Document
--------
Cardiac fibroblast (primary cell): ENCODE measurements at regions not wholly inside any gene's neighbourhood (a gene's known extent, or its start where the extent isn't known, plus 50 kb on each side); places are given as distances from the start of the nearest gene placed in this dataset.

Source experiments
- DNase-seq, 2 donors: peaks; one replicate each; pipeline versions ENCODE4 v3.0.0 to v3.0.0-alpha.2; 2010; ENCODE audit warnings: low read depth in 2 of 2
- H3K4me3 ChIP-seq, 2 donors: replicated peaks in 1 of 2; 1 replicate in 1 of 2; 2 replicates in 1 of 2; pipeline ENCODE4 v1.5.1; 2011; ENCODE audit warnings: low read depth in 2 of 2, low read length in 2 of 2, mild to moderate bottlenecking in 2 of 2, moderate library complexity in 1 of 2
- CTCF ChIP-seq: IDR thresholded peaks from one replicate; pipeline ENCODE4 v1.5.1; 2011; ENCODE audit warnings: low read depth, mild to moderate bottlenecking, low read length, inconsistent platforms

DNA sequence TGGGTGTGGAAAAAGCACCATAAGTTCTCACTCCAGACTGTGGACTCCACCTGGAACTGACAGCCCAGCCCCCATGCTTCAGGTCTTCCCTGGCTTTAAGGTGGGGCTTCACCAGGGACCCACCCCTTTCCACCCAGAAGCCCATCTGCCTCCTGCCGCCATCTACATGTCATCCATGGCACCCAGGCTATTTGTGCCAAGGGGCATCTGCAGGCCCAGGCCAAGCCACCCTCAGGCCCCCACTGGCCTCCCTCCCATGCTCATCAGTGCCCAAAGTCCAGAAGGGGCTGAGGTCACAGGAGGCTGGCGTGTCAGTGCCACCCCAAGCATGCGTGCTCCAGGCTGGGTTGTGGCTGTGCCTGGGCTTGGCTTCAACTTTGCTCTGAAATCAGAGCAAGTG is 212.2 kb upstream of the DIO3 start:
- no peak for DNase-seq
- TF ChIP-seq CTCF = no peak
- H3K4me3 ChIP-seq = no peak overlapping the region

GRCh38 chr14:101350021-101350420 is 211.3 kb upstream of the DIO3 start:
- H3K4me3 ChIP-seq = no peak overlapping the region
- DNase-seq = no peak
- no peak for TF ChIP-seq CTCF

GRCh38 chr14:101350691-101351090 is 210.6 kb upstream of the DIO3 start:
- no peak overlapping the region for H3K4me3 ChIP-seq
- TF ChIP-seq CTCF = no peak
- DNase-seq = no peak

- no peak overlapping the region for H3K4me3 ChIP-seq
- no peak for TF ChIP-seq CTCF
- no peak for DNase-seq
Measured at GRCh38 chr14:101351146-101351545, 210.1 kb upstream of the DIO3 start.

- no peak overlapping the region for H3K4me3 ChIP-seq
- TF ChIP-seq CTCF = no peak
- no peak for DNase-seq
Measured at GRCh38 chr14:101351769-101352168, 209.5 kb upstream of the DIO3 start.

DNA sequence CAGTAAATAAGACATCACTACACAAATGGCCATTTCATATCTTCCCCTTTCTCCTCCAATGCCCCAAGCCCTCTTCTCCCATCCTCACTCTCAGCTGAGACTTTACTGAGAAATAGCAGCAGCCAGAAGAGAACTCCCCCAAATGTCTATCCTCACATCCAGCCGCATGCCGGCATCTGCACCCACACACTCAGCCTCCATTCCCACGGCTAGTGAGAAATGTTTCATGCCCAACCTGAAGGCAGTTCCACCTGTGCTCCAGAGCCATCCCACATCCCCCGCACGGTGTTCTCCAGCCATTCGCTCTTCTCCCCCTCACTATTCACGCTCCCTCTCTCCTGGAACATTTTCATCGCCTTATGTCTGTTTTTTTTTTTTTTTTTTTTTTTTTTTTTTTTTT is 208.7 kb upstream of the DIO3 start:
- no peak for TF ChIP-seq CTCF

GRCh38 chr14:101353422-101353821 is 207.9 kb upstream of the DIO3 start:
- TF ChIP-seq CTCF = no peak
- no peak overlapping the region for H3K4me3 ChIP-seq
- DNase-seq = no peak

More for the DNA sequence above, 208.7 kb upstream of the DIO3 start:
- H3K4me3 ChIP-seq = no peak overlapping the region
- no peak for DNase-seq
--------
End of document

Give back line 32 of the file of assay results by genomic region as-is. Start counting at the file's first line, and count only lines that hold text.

More for the DNA sequence above, 208.7 kb upstream of the DIO3 start: